Time for Sex in Sweden: Enhancing the Myth of the "Swedish Sin" during the 1950s

Article excerpt

FOR MORE THAN A THOUSAND YEARS foreign observers from various countries and professions have long evinced an interest in the sexual behavior of Scandinavians, both in their own habitat and when traveling overseas. Indeed, this dimension of human conduct is recorded in numerous contemporary descriptions of the Vikings. The theme re-emerged as a Leitmotiv centuries later. As the eminent historian of modern Sweden, Professor H. Arnold Barton, has observed, foreign travelers in Scandinavia have commented on sexual practices and mores there since the eighteenth century. This aspect of his study of certain British and French sojourners focused on male observations of Scandinavian female conduct during the French Revolutionary and Napoleonic periods (108-12). During the first half of the twentieth century, however, what would eventually become a recurrent theme in descriptions of contemporary Swedish society, namely a stereotypical image of Sweden as a land of virtually unrestrained sexual freedom, was almost entirely absent from most foreigners' published accounts of life there. On the contrary, particularly British and American commentators concentrated almost exclusively on such unerotic matters as the unfolding of the welfare state, the social problems that had prompted its evolution, and the disputed consequences of heightened governmental intervention in the economy and social policy. This kind of description of modern Sweden reached an early high-water mark in the publication in 1936 of the endlessly quoted and affirmative Sweden: The Middle Way by the American journalist Marquis Childs, who focused on economic concerns and found in the policies of the Per Albin Hansson administration at least quasi-solutions for the Depression-ridden United States of America. To be sure, Childs and other North American defenders of the social welfare state did not remain unchallenged. Many conservative commentators either rejected wholesale what they perceived as heavy-handed governmental paternalism or gave it only mixed reviews. Writing in The American Mercury in 1939, for example, Fairfax Downy observed that "for some years now, Sweden has been presented in print as a small-scale Promised Land" and noted that during the past decade, i.e. since the collapse of the stock market, "many Swedish-Americans have returned to remain permanently, and emigration has been contemplated by not a few Americans." He asked the pivotal question: "Might [Sweden] be a refuge from the trials, tribulations, and bedeviling uncertainties of the New Deal?" (344). Downy could not deny some measure of success in Swedish society and openly praised several points on the positive side of the ledger, such as low rates of crime and unemployment, affordable housing, and an apparent immunity to the fascist movements that had gripped many other European countries. Less enviable, he thought, were inter alia the taxes paid by people in higher income brackets and the fact that modern conveniences lagged behind those enjoyed by middle-class Americans (344-6). But regardless of their stance vis-a-vis Social Democratic policy in Sweden, commentators before about 1950 almost invariably gave the matter of sexual liberty a wide berth. For whatever their reasons may have been, prior to that time it was not, apparently, in their eyes a current issue.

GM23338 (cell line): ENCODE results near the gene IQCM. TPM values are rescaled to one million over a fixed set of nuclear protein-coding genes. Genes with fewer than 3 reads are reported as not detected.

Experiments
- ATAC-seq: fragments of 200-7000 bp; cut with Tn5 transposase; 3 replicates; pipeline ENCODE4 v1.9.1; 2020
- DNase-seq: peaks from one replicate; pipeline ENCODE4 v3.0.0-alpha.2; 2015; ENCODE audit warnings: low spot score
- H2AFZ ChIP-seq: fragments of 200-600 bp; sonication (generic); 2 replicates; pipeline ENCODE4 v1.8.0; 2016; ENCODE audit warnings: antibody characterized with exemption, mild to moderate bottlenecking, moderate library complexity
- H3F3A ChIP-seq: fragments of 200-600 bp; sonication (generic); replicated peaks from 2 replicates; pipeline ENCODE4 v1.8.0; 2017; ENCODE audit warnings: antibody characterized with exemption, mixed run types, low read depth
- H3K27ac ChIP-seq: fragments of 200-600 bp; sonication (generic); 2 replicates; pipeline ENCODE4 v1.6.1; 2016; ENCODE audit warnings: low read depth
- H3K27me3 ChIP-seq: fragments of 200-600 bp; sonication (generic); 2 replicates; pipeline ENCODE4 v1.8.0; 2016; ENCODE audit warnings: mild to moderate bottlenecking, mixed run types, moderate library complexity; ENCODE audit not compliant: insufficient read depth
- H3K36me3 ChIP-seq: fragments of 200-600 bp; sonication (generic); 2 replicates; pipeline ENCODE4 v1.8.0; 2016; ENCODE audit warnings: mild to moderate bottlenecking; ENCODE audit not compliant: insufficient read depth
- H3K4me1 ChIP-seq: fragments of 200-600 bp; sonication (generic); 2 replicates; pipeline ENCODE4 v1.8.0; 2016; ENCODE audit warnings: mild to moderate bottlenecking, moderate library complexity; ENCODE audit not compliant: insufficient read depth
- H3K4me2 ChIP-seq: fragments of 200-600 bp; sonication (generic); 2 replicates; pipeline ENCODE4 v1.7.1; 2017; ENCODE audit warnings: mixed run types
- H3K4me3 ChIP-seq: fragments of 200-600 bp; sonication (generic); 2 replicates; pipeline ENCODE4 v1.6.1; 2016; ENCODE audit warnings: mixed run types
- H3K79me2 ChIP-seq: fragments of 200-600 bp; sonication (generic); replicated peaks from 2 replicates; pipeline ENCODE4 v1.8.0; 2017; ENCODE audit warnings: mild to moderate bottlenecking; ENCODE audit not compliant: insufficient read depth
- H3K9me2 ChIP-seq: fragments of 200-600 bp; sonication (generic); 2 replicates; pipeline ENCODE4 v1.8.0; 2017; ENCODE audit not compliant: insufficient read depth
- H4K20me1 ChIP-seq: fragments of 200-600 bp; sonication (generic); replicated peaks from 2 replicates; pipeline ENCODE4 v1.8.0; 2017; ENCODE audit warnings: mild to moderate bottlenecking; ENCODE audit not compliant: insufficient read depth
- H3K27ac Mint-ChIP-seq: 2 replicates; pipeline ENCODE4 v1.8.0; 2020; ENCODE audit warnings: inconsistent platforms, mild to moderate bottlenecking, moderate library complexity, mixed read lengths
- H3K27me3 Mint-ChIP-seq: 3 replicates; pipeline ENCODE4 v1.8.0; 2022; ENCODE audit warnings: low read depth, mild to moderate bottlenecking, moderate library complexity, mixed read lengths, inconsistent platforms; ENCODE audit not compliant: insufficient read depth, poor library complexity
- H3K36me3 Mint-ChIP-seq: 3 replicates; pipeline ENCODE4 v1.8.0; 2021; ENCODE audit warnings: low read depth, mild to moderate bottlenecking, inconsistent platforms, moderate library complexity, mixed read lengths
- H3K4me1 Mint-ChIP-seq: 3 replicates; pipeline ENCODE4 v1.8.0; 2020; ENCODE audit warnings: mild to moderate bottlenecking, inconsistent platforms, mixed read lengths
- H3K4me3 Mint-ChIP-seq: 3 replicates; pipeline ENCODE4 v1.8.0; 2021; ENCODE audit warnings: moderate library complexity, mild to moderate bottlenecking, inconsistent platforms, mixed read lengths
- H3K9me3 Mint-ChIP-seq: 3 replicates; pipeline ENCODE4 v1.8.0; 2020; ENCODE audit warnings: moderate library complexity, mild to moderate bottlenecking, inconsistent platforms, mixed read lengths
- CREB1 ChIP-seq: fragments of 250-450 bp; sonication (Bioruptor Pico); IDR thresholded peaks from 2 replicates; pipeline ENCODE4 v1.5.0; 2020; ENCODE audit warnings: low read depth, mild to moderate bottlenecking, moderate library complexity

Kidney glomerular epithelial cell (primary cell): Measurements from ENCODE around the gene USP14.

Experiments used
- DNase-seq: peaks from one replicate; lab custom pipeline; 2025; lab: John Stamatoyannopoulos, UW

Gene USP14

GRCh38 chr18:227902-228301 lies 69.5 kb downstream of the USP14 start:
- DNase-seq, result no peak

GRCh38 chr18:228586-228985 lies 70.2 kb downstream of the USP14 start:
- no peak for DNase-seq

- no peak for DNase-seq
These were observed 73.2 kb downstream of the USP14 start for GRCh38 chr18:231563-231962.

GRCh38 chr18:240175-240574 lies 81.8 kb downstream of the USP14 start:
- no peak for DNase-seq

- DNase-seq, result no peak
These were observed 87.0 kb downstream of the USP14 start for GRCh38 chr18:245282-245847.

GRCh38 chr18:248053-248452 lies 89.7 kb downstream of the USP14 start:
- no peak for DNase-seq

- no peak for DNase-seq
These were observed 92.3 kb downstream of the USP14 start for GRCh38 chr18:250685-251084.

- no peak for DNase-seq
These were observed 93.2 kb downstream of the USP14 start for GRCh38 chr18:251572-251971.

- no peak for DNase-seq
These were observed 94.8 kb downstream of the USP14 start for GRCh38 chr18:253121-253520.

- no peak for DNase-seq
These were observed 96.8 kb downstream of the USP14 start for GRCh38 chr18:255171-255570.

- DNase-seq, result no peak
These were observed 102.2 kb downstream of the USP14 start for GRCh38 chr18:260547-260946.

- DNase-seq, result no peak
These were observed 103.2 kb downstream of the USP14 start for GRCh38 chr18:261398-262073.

Less frequently, analytical treatments of Swedish society, including sexual issues related thereto, were published in professional journals in the United States of America. Perhaps most notably in this regard in the wake of Childs' ground-breaking book, an issue of The Annals of the American Academy of Political and Social Science in 1938 was devoted to "Social Problems and Policies in Sweden." In one of its detailed articles, Alva Myrdal explored the evolving economic and social status of Swedish women without, however, delving into such matters as the legalization of abortion, the notable increase in the number of unwed mothers, or governmental policies which addressed these phenomena. …


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